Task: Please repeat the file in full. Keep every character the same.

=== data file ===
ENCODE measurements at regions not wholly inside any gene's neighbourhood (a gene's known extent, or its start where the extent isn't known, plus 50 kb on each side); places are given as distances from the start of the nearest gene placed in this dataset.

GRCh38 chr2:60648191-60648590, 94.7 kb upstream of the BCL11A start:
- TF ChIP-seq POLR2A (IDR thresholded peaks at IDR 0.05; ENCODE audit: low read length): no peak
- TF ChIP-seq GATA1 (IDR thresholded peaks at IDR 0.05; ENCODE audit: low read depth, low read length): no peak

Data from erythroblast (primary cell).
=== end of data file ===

ENCODE measurements at regions not wholly inside any gene's neighbourhood (a gene's known extent, or its start where the extent isn't known, plus 50 kb on each side); places are given as distances from the start of the nearest gene placed in this dataset.

GRCh38 chr2:60648191-60648590, 94.7 kb upstream of the BCL11A start:
- TF ChIP-seq POLR2A (IDR thresholded peaks at IDR 0.05; ENCODE audit: low read length): no peak
- TF ChIP-seq GATA1 (IDR thresholded peaks at IDR 0.05; ENCODE audit: low read depth, low read length): no peak

Data from erythroblast (primary cell).